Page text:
Apparently, in Arianna’s world, a guy that creates a company from scratch in his dorm room—enriching millions in the process—is a demon when it becomes economical to offshore 3000 jobs to India:
MICHAEL “DUDE, YOU GOT OUTSOURCED!” DELL
Name: Michael S. Dell
Company: Dell Computers
Title: Chairman and Former CEO (Chairman and CEO until July, 2004)
Crime Against America: Dell’s Bangalore and Hyderabad, India, facilities employ close to 3,000 people.
Partner in Crime: Dell has contributed $3,000 to the Bush campaign in 2003 and 2004, plus an additional $25,000 the Republican National Committee, and $10,000 to the National Republican Congressional Committee. Dell CFO James M. Schneider is a $25,000 contributor to the RNC.
Even more unpardonable: he donated to Republicans. Arianna supposedly has an economics degree, though it appears that anything she learned has long since disappeared. She still has mastery of the Populism 101 material, though.
Tyler Cowen has been beating the drum against social security privatization for a good while, and it has finally sunken in with me. After thinking about it enough, it appears that he is right: we will end up with two programs if we transition to private accounts and it won’t reduce the unfunded liability, which is the central problem. Presumably, when the actuaries refer to an unfunded liability they are referring to an excess in the present value of all cash outflows versus the present value of all inflows. If the first number exceeds the second, you have a liability. We’ve promised to pay too much and benefits will have to be reduced, or taxes raised, to bring the system into balance.
Private accounts alone won’t change the unfunded liability. However, Tyler offers an intriguing solution to part of that problem: auction off the right to leave the system. An auction provides a great mechanism to separate those that are risk averse from those that are not; those with financial savvy from those with none. It also creates a logical break point to show where they have left the system and have acknowledged that the system owes them nothing, though they have paid into it. They should similarly understand that they will need to save enough for their own retirement and will have to keep working without enough savings.
There would be an initial inflow of money that could be used to retire debt—thereby enabling future borrowing for the government to cover shortfalls—and presumably an increase in savings from those that leave the system; no more payroll taxes, higher disposable income. The system could then transform into a poverty program for the elderly, which should be
far [Ed.: got a little carried away.] smaller than in its current setup.
I’m sure the details would need to be hammered out by actuaries—how many people would pay to leave the system, how much would they pay (meaning how much current debt could we retire) and how much would the unfunded liability would be reduced. Even with these questions, it seems like a sounder suggestion than getting people into a forced savings program where the government still implicitly takes responsibility for everyone’s retirement and the unfunded liability is unchanged.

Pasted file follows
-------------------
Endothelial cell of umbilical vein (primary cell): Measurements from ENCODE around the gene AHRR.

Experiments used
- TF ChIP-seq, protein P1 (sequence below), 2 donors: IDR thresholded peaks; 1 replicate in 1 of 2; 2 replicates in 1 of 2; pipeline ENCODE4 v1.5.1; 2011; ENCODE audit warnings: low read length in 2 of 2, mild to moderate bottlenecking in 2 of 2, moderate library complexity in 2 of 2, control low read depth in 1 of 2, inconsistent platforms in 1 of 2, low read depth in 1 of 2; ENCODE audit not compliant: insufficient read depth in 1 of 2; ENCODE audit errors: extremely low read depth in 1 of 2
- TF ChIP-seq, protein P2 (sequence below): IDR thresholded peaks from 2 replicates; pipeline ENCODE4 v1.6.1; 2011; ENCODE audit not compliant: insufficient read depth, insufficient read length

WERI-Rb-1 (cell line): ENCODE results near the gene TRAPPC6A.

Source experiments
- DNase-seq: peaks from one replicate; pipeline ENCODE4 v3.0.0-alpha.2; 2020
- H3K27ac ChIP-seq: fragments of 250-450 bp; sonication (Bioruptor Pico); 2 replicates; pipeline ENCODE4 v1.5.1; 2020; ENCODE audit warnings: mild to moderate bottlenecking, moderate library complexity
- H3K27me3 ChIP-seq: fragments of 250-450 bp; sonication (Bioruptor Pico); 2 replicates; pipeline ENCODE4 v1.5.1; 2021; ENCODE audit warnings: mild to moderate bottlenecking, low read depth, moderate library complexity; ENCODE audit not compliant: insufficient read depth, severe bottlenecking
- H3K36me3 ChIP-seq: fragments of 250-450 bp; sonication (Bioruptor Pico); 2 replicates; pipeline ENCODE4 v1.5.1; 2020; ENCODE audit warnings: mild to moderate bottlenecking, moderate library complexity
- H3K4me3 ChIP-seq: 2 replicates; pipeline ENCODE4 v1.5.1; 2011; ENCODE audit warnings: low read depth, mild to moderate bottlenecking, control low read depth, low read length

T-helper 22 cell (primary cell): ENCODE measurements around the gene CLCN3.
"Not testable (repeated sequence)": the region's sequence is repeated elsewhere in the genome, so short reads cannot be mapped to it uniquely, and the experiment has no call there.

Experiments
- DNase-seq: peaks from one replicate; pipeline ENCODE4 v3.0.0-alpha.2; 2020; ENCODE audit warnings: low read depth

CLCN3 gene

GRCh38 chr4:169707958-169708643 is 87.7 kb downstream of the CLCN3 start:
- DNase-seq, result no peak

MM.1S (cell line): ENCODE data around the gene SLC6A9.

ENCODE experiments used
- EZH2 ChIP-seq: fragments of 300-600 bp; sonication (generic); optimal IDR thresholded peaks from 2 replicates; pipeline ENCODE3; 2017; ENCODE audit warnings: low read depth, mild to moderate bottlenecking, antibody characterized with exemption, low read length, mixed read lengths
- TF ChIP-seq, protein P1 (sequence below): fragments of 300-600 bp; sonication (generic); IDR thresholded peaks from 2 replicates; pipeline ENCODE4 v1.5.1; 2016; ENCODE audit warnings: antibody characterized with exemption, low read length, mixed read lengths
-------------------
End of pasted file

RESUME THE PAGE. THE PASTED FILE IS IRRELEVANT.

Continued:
Cass has more here.
I’ve seen this poll in a number of places, but Volokh conspirator Orin Kerr is the first I’ve seen that really dissects the results. Do 44% of Americans really want to curtail the civil liberties of Muslims in America? It doesn’t sound like it.
On Thursday, the Texas Transportation Commission announced a private contract to build a 316-mile toll road parallel to the congested I-35 corridor. Spanish toll road builder and operator Cintra Concesiones de Infraestructuras de Transporte will pay the $6 billion construction cost and an additional $1.2 billion in concession fees to the state of Texas for improvements to other highways; in exchange, Cintra will collect tolls on the route for 50 years.
In North America, Cintra is one of the investment partners in the 407 ETR bypass of Toronto and recently made an agreement to operate the Chicago Skyway toll road (a section of I-90 connecting downtown Chicago to the Indiana Toll Road) for the next 99 years. TxDOT has an overview of the statewide Trans Texas Corridor plan; more details on this particular project are here and here if you can read Spanish.
Christie Todd Whitman gets it:
A clear and present danger Republicans face today is that the party will now move so far to the right that it ends up alienating centrist voters and marginalizing itself.
On the other hand, the eternally vapid Kathryn Jean Lopez proves her need to stick to pimping subscriptions (☣) rather than attempting to make political commentary, while the new-to-me Ed Driscoll apparently also needs to make the steep investment in a copy of Downs. Barring such expenditure, at the very least they should realize that telling moderate Republicans to go fuck themselves until their votes are next needed in November 2006 is a bit rude. (þ: memeorandum)